U.S. senator from Hampton, representative from Hampton, and first assistant secretary of the interior, date unknown. Courtesy of the University of Hampton, Missoula; Hampton and Mike Mansfield Library/Archivas and Special Collections.
Map of Hampton – Where is Hampton? – Hampton Map English – Hampton Maps for Tourist Photo Gallery
The argument of the possibility of minerals and agriculture development was still in play. This was struck down by Carter’s counterargument that the lands were worthless for commerce. The matter of future railroad construction that seemed to favor the Great Northern was also a concern. The bill was amended to negate that possibility.
Then the persistent argument of new appropriations to pay for a new park was cited. This was countered by the argument made by Frederick Olmsted in 1865 that a well-maintained park would turn the heads of Americans who annually vacationed in the mountains of Switzerland to the more readily accessible mountains and lakes of northwestern Montana. A figure of $2,000,000 was thrown out. That, coupled with the Great Northern’s “See America First” national campaign, seemed to touch the pockettravel blogs and patriotism of the senators and representatives. figure 5., Thomas Henry Carter, territorial delegate and U.S. senator and representative from Montana, December 12,1^07.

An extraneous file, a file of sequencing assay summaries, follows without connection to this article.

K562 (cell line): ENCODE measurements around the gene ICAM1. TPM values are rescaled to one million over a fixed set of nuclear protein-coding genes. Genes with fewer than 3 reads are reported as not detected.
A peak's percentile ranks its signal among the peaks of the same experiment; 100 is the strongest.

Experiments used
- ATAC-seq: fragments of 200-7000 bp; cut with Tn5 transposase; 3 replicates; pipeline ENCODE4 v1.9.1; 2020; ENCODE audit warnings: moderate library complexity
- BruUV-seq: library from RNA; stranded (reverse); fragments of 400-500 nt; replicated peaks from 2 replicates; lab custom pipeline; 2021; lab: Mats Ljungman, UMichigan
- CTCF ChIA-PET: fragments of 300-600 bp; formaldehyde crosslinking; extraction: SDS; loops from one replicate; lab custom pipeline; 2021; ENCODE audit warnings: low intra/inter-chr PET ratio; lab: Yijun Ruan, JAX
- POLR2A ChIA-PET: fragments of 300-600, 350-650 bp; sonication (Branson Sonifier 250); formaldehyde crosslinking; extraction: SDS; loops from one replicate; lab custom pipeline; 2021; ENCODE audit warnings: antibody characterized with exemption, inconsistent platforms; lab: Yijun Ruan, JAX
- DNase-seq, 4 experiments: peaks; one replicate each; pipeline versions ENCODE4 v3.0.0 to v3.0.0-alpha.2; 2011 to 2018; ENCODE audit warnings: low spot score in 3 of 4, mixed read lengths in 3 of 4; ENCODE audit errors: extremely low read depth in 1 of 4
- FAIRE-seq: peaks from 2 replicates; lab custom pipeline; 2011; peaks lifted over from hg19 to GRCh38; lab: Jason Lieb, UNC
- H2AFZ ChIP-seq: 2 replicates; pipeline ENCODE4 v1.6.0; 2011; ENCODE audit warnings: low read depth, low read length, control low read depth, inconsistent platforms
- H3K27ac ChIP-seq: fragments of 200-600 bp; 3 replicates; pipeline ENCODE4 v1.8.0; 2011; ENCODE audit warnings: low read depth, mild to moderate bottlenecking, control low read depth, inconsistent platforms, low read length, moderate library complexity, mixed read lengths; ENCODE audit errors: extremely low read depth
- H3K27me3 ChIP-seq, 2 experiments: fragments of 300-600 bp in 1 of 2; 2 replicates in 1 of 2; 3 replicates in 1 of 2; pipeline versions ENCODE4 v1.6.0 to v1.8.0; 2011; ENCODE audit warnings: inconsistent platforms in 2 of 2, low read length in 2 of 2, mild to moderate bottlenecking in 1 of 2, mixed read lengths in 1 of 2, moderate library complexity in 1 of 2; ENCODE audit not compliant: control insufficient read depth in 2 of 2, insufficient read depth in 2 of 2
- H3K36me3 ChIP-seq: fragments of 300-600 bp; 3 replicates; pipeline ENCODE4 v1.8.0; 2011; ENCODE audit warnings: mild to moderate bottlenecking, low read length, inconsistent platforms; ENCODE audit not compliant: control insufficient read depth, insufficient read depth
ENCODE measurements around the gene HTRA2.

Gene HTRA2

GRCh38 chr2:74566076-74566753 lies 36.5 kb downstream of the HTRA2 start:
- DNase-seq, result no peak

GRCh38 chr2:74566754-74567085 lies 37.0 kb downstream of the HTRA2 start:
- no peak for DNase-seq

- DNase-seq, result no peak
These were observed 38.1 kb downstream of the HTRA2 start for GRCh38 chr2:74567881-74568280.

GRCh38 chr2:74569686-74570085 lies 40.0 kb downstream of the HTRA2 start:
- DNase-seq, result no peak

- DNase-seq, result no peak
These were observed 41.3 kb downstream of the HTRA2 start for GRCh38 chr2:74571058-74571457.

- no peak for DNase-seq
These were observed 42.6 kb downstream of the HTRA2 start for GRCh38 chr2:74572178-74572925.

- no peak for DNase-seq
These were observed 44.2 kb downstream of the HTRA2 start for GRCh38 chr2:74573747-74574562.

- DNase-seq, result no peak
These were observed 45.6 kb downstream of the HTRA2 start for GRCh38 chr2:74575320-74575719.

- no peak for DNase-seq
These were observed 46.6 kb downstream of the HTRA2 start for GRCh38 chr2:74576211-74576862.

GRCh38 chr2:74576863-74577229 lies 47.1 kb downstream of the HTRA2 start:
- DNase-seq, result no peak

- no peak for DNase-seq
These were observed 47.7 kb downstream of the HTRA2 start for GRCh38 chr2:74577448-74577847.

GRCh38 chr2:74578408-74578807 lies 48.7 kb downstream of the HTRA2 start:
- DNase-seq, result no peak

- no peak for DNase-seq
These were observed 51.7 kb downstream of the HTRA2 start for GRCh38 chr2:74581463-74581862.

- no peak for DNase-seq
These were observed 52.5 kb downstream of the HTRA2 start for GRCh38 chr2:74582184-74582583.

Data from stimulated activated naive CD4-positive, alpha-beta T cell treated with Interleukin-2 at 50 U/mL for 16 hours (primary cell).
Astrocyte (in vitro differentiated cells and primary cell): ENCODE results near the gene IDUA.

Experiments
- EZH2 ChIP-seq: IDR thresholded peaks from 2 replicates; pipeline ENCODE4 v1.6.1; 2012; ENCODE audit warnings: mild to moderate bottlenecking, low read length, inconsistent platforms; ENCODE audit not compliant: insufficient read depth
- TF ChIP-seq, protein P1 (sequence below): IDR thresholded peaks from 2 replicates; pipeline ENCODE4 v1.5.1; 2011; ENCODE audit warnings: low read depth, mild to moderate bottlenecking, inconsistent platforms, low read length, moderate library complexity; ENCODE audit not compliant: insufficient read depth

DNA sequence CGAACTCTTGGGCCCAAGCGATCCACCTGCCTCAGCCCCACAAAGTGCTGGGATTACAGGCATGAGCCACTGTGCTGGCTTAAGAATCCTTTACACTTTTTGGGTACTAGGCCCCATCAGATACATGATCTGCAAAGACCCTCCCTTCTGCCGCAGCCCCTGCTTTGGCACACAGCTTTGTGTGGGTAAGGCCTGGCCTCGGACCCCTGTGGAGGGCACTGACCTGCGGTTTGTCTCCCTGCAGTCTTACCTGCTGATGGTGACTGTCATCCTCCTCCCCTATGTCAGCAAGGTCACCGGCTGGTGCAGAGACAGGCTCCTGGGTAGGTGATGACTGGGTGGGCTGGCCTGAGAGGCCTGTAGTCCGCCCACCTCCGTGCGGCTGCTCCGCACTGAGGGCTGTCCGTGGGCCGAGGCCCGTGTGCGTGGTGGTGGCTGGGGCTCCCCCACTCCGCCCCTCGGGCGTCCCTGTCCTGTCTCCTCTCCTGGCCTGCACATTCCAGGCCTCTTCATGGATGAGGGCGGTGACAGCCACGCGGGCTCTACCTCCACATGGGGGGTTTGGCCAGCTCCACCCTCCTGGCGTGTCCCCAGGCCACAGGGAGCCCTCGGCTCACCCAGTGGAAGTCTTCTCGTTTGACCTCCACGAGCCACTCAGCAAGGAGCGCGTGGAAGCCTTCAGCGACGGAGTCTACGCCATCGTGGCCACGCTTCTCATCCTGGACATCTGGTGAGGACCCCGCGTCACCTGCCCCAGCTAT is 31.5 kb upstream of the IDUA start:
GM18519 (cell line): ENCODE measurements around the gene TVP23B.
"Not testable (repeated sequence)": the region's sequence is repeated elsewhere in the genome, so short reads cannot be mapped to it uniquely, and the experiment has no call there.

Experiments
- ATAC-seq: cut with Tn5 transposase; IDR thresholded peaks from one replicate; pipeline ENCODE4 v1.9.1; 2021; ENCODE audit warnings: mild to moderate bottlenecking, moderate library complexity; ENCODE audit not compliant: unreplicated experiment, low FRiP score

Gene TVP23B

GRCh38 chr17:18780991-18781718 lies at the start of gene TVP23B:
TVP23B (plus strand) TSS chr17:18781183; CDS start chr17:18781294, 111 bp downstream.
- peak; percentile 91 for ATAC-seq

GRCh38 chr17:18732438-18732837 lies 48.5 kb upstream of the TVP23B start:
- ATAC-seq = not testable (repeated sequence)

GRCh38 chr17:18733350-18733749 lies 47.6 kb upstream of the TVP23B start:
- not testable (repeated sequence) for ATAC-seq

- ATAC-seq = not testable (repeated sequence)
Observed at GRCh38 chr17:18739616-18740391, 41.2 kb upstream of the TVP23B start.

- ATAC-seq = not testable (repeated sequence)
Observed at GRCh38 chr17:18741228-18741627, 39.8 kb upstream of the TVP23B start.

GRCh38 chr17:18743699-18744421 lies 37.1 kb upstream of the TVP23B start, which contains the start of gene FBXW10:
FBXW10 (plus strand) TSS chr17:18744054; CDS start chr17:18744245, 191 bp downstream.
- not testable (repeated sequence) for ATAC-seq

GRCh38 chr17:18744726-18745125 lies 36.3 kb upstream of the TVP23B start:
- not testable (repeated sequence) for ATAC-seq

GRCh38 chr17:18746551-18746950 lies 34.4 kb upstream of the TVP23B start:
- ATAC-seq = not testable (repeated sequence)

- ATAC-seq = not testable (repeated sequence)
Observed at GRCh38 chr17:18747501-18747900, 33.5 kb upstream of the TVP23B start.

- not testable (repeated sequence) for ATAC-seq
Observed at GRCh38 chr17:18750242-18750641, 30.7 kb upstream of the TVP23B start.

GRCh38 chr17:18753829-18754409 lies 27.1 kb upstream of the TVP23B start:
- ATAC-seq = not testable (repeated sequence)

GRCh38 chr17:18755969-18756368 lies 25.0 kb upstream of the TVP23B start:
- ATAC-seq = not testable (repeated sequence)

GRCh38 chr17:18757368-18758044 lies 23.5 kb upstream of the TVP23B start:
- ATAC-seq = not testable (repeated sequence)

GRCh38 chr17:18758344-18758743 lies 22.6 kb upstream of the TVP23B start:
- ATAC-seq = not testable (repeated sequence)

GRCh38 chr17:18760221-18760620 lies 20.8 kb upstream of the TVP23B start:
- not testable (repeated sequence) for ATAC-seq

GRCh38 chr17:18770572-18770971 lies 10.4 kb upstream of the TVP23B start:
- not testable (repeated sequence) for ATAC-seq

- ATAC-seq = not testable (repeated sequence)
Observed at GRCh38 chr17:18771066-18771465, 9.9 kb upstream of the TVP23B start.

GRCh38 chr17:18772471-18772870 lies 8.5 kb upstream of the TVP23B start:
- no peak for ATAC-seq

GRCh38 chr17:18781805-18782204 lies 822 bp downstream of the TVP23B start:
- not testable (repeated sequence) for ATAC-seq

Courtesy of the University of Montana, Missoula; Maureen and Mike Mansfield Library/Archives and Special Collections.
From that point on, minor squabbles and amendments were debated. A favorable committee vote was cast on February 9, 1910. The bill was headed for the House, to be handled by Congressman Pray—and apparently without the opposition of Speaker Cannon. Why?
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